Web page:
The yabby, a crayfish that lives in rivers, ponds and other watery spots, originated in Australia, but now can be found in other parts of the world. Yabbies live about four to five years, although they can live longer if they are raised in captivity. Fully formed babies emerge from eggs laid during the southern hemisphere’s spring and summer months.
Yabbies are crayfish native to Australia, now also found in Papua New Guinea, Puerto Rico, Jamaica, South Africa and Mexico. The yabby looks very similar to a lobster, but has a smooth rather than a spiny shell. Crayfish like the yabby live in freshwater, while lobsters live in salt water. Yabbies have a hard shell called an exoskeleton that protects their bodies. Shell colors vary by region and the water conditions, and include brown, blue, black, red and olive. Yabbies have two claws, two pairs of antennae, and four pairs of walking legs. They range in length from 7 to 10 inches long and tend to grow larger in warmer water.
Females usually produce eggs during the warmer months of the year. In the southern hemisphere spawning takes place from December through February. Yabbies mate through an interesting process in which the male deposits a sperm package on the female’s body near her first set of legs. After he places the sperm package, the female responds by releasing her eggs, usually no later than a day after she receives the sperm. Eggs are fertilized when the female yabby rips open the sperm package and pulls the eggs through it.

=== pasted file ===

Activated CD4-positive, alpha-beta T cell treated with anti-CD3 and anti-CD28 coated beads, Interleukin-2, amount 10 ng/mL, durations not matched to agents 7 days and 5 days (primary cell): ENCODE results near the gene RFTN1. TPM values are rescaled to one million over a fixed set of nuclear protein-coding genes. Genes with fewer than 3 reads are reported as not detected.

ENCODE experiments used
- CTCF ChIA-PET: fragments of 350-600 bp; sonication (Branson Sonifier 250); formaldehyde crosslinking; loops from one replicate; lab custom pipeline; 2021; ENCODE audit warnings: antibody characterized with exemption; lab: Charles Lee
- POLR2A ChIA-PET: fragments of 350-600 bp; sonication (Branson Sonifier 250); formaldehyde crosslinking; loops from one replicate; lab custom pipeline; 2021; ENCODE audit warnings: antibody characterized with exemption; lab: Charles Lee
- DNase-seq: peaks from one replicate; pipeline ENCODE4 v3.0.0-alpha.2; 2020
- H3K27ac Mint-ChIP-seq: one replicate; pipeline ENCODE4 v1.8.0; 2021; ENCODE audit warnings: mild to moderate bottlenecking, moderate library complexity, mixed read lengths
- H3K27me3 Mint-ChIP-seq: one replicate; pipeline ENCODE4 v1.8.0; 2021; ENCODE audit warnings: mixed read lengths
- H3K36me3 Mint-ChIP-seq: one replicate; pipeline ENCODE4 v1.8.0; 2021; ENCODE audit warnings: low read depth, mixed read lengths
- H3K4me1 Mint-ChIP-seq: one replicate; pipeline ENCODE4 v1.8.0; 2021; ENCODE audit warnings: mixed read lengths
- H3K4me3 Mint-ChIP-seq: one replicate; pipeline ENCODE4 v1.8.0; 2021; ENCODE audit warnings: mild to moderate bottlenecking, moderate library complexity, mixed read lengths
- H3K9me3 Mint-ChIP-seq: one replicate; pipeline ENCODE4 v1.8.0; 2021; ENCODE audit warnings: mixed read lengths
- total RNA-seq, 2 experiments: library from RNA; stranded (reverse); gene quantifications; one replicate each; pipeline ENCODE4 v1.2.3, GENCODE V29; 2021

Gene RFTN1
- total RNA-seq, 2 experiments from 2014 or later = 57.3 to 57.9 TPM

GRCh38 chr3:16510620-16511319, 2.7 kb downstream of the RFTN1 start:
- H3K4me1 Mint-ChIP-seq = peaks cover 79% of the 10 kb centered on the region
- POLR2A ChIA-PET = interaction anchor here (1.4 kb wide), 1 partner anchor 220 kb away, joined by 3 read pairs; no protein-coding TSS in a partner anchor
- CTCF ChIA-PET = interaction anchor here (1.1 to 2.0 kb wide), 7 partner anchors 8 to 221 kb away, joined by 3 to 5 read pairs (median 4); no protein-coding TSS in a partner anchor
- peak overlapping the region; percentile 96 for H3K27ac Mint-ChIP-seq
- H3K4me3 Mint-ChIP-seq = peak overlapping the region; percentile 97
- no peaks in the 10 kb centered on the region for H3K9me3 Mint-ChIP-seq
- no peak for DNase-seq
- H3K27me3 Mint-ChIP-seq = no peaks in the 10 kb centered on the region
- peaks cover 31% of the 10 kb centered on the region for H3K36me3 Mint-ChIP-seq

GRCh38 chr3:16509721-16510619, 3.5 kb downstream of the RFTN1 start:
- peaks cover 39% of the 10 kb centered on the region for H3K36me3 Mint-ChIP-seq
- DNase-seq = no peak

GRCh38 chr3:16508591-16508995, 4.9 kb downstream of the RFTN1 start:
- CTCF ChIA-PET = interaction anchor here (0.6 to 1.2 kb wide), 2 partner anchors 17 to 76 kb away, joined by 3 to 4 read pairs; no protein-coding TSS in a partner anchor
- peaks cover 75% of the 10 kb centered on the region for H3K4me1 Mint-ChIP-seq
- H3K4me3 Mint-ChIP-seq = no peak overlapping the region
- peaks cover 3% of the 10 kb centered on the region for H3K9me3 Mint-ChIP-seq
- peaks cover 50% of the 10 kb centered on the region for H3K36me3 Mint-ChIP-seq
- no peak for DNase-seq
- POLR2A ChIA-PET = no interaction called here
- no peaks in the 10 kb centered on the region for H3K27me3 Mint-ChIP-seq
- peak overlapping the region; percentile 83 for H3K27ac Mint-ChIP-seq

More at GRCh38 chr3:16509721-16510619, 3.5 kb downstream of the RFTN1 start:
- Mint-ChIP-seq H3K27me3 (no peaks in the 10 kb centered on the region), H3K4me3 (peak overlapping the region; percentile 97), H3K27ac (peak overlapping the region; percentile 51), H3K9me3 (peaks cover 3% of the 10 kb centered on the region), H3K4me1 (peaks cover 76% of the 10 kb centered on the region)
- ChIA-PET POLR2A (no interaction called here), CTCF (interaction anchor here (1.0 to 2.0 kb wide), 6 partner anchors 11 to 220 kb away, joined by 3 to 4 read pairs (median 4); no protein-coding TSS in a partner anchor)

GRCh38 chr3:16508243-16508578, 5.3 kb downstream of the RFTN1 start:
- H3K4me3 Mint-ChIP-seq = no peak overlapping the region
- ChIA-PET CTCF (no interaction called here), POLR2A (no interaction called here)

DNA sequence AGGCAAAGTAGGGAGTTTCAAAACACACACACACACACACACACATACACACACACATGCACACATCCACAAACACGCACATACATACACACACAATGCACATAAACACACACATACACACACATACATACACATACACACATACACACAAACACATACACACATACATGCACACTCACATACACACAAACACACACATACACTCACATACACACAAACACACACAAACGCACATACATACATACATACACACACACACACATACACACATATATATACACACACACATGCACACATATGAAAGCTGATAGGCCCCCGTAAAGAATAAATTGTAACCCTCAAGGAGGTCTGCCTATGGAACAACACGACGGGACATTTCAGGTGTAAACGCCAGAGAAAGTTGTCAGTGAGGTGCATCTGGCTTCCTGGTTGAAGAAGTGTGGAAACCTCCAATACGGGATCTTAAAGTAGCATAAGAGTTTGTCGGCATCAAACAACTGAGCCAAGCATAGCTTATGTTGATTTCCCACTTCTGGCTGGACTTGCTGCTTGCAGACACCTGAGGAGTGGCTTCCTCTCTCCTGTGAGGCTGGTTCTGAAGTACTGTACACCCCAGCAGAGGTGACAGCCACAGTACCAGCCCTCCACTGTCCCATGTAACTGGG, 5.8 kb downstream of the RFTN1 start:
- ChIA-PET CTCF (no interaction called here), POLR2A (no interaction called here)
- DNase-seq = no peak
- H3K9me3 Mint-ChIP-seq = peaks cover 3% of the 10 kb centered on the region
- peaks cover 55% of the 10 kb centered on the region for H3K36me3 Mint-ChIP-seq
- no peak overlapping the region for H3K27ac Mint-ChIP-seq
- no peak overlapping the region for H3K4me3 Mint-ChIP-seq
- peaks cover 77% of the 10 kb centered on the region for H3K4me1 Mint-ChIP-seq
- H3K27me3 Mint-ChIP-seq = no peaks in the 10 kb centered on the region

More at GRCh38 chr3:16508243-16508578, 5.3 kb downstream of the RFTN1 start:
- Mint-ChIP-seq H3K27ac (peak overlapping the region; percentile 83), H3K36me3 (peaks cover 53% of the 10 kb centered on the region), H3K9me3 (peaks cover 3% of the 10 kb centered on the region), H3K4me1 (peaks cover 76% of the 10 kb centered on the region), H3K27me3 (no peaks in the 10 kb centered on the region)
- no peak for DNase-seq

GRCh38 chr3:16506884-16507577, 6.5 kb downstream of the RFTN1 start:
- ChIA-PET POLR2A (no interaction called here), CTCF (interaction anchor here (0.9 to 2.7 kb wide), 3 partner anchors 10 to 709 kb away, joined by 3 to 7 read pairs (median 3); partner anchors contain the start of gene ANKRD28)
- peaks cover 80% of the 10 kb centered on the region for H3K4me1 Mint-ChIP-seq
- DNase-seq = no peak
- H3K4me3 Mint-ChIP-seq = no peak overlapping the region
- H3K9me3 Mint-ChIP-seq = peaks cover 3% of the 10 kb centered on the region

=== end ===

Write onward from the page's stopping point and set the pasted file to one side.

The female keeps the eggs safe by placing them under her tail until they hatch 20 to 40 days later. Each group of eggs, called a berry, can contain as many as 100 to 1,000 eggs. Young yabbies grow quickly during their first year and outgrow their hard shells several times. When their shells become too small, they molt, or shed the old shell, and grow a new one. At 3 years of age, yabbies are about 5 inches long.
Adult yabbies spend their days searching for food at the bottom of streams, ponds and rivers. They primarily eat dead or decaying plants and animals, but also small fish and aquatic plants. They’ll also eat each other if food is scarce. The government of South Australia notes that yabbies eat their old shells after they molt to increase their calcium reserves. Some yabbies make their homes in temporary bodies of water. If the water dries up, the yabbies burrow under the ground in search of moisture and reemerge when the water returns.
Working at a humane society allowed Jill Leviticus to combine her business management experience with her love of animals. Leviticus has a journalism degree from Lock Haven University, has written for Nonprofit Management Report, Volunteer Management Report and Healthy Pet, and has worked in the healthcare field.